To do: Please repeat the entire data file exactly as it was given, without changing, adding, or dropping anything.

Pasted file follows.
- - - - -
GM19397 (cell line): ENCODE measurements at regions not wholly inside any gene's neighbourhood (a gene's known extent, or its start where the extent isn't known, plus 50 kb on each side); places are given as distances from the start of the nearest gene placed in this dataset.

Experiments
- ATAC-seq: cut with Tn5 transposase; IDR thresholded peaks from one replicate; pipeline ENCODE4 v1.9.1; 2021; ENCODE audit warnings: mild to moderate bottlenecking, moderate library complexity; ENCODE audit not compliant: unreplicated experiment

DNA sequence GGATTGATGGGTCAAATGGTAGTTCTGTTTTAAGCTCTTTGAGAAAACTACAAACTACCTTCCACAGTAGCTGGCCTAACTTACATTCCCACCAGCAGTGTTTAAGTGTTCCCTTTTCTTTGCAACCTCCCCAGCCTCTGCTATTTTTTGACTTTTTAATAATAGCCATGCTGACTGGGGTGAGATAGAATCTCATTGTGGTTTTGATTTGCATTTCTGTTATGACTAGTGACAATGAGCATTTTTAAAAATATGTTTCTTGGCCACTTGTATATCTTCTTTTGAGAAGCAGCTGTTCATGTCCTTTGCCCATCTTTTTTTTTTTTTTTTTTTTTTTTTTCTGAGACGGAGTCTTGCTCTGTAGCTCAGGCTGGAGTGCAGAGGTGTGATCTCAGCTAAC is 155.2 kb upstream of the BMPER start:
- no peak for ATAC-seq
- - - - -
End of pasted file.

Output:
GM19397 (cell line): ENCODE measurements at regions not wholly inside any gene's neighbourhood (a gene's known extent, or its start where the extent isn't known, plus 50 kb on each side); places are given as distances from the start of the nearest gene placed in this dataset.

Experiments
- ATAC-seq: cut with Tn5 transposase; IDR thresholded peaks from one replicate; pipeline ENCODE4 v1.9.1; 2021; ENCODE audit warnings: mild to moderate bottlenecking, moderate library complexity; ENCODE audit not compliant: unreplicated experiment

DNA sequence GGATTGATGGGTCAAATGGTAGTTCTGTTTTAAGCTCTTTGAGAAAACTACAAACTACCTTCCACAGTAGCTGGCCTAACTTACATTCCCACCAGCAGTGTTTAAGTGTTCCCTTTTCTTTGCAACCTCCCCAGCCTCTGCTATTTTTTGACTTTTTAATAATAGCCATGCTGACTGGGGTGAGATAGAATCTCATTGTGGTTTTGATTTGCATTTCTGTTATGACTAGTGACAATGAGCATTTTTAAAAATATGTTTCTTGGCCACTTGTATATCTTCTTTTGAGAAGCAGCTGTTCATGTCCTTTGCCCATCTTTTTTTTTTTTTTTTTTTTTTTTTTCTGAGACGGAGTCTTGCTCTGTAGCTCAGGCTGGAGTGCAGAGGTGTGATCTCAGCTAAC is 155.2 kb upstream of the BMPER start:
- no peak for ATAC-seq